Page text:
By Tsoknyi Rinpoche
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Extra resources for Carefree Dignity
Is this something that we can accomplish? No, it isn’t. Does it belong to samsara? No. Does it belong to nirvana? No. Yet it’s present throughout all states. That basic nature is what we should fully realize. It’s difficult to find an accurate example of how this innate nature really is. One comparison that is often used is space. Space is not limited to being only between the walls and the pillars, not just between the floor and the ceiling — space is throughout everything. ’ The Tibetan word is sem.
You can move your hand around in mid-air because the space is open, right? ’ Here’s another example: this stick I’m holding in my hand can disintegrate. It has a perishable nature, right? The fact that its existence is impermanent proves that it is empty in nature. These examples provide a rough idea of what empty quality means in this context. Our nature — and now we’re back talking about mind — this mind right here — is something which is basically both empty and cognizant, indivisibly. What happens in a normal moment of perception, when we are looking at a flower, for example, is that our basic identity, this unconfined, empty cognizance, becomes confined in the moment of perceiving.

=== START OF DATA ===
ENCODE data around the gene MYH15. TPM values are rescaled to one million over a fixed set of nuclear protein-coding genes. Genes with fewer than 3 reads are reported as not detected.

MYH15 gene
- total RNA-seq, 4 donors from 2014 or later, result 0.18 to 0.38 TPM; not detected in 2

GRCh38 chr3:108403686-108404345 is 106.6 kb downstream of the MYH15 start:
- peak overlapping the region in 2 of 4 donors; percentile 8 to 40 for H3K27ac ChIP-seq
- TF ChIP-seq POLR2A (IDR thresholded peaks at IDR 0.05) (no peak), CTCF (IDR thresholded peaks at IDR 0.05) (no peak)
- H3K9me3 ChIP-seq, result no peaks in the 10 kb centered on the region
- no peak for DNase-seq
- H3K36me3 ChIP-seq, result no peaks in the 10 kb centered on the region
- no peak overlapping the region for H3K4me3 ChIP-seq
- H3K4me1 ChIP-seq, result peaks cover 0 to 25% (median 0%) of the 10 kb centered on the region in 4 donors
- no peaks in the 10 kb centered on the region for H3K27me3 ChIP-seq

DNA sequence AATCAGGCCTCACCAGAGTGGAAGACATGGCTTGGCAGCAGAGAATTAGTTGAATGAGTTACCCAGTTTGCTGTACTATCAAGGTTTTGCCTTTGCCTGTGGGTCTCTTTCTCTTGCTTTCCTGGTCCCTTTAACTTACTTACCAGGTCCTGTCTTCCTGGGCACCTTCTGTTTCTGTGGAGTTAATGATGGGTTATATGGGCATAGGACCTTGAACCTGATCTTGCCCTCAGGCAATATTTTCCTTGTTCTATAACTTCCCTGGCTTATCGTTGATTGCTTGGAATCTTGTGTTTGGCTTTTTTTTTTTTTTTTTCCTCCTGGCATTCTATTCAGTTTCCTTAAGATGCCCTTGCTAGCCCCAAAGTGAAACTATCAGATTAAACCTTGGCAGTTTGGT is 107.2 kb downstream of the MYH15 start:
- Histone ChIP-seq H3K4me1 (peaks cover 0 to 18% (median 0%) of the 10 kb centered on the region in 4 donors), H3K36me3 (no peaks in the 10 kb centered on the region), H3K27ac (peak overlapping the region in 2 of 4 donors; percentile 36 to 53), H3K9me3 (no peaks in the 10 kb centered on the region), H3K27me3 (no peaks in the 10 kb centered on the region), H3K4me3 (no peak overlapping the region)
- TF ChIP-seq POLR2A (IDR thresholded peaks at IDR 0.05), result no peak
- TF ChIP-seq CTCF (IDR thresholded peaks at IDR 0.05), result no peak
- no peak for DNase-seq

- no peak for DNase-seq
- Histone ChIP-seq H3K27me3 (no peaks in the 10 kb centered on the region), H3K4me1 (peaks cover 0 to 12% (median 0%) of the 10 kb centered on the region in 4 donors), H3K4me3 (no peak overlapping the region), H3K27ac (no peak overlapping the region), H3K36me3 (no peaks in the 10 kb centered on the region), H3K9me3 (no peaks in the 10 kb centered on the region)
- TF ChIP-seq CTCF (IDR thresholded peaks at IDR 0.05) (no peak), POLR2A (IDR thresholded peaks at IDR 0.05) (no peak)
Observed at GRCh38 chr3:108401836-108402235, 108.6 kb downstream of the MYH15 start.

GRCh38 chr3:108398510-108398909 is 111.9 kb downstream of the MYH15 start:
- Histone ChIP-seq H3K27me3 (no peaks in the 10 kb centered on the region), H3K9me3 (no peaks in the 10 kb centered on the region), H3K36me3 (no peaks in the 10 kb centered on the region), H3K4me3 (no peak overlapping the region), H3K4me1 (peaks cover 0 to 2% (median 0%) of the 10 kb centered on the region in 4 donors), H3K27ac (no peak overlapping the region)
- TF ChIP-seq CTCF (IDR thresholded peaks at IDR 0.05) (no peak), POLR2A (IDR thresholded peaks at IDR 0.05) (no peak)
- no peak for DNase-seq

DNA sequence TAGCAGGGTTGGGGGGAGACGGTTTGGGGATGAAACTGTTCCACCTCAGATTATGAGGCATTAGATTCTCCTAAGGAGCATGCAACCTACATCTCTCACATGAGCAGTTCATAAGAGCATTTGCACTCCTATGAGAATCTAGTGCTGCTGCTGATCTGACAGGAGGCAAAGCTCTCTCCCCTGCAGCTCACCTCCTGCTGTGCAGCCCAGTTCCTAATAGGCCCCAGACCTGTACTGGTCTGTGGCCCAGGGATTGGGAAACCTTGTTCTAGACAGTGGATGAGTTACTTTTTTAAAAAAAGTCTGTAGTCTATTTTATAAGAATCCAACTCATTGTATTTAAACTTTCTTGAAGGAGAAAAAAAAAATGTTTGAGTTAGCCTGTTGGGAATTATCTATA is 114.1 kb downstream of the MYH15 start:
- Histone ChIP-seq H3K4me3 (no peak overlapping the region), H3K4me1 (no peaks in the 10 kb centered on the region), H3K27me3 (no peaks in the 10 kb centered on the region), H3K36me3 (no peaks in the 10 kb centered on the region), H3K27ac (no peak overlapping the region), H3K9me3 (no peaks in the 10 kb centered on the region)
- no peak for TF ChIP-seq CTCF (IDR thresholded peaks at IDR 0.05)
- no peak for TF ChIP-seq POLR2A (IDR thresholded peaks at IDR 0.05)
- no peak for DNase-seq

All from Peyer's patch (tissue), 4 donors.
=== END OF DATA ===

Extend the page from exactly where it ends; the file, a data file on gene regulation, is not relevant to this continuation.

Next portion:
It is possible that the method I am giving might seem very simple, or maybe a little too simplistic. But on the other hand, the outcome of using it can be very deep, in the sense of bringing about profound insight. If we immediately reject that simple method the moment we hear about it, thinking “This is too superficial,” we will never achieve the results that come through using it. As I said before, it’s too early to make a judgment based merely on listening. One should listen to the teachings on Dzogchen, the Great Perfection, with a very open mind, without any prejudice or preconceived ideas.